“Before there was a Captain and Tennille, my mom and dad were Corrine and the Professor. It seemed that Captain and Tennille were their evil twins, spirited up specifically to either harangue or (even worse) inspire them.”
This week I noticed that archetypal 70’s husband-wife pop-duo Captain and Tennille are calling it quits and filing for divorce.
This came as a surprise. Not because they are breaking up after 39 (thirty nine???) years of marriage, but because nothing had been heard from them for about the last 33 of those 39. After a meteoric rise to fame in 1975, they ruled the airwaves for about 3 years or so, until wiped out by the disco tsunami. Many of their former fans are now dead or in the sad state of health that keeps them from remembering much of anything. And yet suddenly the airwaves are aflutter with excited news of their parting as a couple. What gives?
Rather than to dismiss this as evidence that there is some particularly dorkish CIA analyst assigned this week to “goose” stories to prevent US citizens from paying attention to more important things regarding elements of the NDAA or ecological disaster or political rebellion in other parts of the world, for once I’ll assume that this is just evidence of nostalgia combined with a rueful reminder that nothing lasts forever–not even marriages in the ideal, saccharine 70’s pop-land.
But for me in particular, there’s some greater significance to this story.
And it has to do with dopplegangers, delusion, and heartbreak.
Before there was a Captain and Tennille, my mom and dad were Corrine and the Professor. It seemed that Captain and Tennille were their evil twins, spirited up specifically to either harangue or (even worse) inspire them.
Here’s mom and dad in a totally candid, unforced publicity shot:
And here’s a picture I took of them in action with my Polaroid 210 when I was about 7 years old. My dad was “Professor” on Hammond B3 organ and wearing a beret. My mom was “Corrine” on vocals but also bass and hi-hat anything else my dad could hang off of her:
So since 1975, the Captain and Tennille have occupied a certain place in my personal saga. They were the the successful version of my mother and father. But ironically, their success spelled doom for my family, and here’s why:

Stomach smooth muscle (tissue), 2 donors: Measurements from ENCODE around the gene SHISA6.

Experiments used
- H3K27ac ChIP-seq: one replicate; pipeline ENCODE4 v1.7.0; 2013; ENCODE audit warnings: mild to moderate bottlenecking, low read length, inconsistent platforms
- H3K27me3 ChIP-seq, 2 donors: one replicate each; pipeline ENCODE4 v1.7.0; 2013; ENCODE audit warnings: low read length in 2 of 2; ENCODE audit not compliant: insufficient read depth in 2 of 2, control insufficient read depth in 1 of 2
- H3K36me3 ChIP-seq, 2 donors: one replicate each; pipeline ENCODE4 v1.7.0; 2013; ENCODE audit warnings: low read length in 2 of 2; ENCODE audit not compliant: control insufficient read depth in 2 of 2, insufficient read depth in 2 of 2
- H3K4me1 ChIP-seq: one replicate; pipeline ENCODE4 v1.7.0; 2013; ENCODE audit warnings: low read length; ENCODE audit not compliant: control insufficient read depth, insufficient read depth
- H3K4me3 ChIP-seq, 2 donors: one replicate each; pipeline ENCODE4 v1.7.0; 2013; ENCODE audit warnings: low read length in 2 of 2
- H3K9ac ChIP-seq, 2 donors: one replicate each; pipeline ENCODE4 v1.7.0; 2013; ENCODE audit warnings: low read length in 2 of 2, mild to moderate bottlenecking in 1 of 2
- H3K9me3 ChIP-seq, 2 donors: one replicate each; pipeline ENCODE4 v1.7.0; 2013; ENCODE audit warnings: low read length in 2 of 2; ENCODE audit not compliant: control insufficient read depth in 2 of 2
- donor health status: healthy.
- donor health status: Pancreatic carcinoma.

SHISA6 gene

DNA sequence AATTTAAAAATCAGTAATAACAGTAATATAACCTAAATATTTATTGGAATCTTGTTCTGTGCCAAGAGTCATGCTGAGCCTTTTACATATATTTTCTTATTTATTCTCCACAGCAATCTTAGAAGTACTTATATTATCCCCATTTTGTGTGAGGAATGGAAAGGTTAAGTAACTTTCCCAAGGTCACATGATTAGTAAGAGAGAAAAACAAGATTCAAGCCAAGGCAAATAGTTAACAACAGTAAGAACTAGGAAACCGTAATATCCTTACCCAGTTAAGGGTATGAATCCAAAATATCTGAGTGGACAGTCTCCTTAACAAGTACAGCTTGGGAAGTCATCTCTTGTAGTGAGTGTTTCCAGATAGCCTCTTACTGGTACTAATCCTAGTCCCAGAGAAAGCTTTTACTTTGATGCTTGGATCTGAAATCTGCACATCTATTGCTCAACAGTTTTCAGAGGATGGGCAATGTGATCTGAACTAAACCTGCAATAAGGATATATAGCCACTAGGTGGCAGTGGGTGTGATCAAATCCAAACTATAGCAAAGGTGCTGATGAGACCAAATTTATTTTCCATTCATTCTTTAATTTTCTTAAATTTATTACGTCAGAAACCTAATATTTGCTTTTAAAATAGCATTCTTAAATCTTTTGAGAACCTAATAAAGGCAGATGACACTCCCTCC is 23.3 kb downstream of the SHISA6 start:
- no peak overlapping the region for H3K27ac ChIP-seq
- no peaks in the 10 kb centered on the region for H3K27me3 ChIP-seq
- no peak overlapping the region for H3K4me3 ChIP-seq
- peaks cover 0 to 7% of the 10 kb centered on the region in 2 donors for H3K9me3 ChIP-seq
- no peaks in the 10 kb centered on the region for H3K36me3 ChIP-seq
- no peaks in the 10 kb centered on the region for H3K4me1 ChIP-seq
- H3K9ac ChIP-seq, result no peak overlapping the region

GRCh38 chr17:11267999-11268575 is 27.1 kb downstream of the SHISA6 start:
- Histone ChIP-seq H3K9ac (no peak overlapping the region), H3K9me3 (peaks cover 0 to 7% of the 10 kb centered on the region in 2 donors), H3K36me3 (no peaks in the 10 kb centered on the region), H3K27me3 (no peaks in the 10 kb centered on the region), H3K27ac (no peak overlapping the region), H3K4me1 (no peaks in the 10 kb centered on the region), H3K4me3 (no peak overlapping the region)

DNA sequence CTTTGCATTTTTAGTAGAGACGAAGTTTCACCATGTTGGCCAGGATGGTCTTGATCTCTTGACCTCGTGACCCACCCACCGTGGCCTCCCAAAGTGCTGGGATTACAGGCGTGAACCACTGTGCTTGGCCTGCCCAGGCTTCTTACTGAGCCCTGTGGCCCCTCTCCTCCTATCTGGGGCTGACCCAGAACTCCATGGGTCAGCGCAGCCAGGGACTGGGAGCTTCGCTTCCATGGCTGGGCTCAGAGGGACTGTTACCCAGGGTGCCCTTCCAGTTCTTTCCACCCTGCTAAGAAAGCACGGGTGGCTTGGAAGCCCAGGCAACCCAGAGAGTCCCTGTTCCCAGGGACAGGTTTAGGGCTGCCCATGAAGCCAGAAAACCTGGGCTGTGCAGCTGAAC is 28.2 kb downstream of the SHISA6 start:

My dad at one time had almost everything he needed to start producing demo recordings of his actually pretty good pop songs and using his connections to get them heard by established stars. He didn’t plan on achieving stardom for himself or my mother.
But after one fateful day in 1975, that plan changed.
I’ll quote from my as-yet-unpublished memoir that I started writing about 15 years ago. I’ll beg that you please excuse the style. It comes from a time when I still was still convinced lurid purple prose was the appropriate style for just about everything:
“I remember hearing them for the first time in the spring of ’75. Our family was returning home from San Luis Obispo in the car. My mom and dad listened attentively, tensely reserving judgement until the end of the song. They had heard tell of this duo that had hit the charts out of nowhere. I sensed a kind of apprehension, the sort of recalculation of reality one can see on the faces of those who witness extreme catastrophe or are present at a religious awakening. This had somehow changed everything in life, this little song. They stopped at Woolco and bought the album before heading home. On the cover was a photo of the artists themselves, cloyingly cuddling a pair of English bulldog pups and smiling vacantly into the camera’s eye. My dad played the record several times that night. Here is what I imagine he was thinking:
That’s not a bad little song, and the production sounds good for radio. I can hear what he’s doing on the keyboard–Not that difficult. Her voice is just OK—Carol’s is much better. Carol looks better than she does, too. And he’s not that young and attractive, either. He wears a hat. Looks like one of those Greek fisherman hats. I’ll be damned if they didn’t see me in my beret somewhere. They’re doing that thing with the overdubbed voices at the end. I could do that with a four-track and a good reverb unit. Sounds like he has a synthesizer. I’d have to get a real drummer. Maybe little Billy could play the drums: he’s not too far away from being able to perform. Jesus Christ! I was playing the violin in public when I was ten–and I had newspaper stands, too! I think we could do this, Carol and I. I really think we could have something there.
Blind hope was Prometheus’ gift to man—one that ultimately brings destruction. My dad used that gift more than most others. His observation of the success of Captain and Tennille marked a change in the way he would chase his dream in the future. Instead of recording simple demo tapes with the intention of selling songs to performers, the focus of the recording effort would change to the production of radio-ready records featuring . . . Corrine and the Professor. My dad’s career had suffered for fifteen years while longhairs, hoodlums, and sexual deviants ruled the airwaves. Now, Captain and Tennille were making it big–if not for themselves then for Neil Sedaka—against all the odds, and their resemblance in concept, content, and even in name to Corrine and the Professor was striking. Alice Cooper? Was he still around? The Who? The What? The Where? The Who, indeed! KISS? My ass! Captain and Tennille were enjoying their fifteen minutes in the spotlight and somewhere in the tattered fabric of my father’s capitalistic-artistic mind there was a notion that Corrine and the Professor could be next. “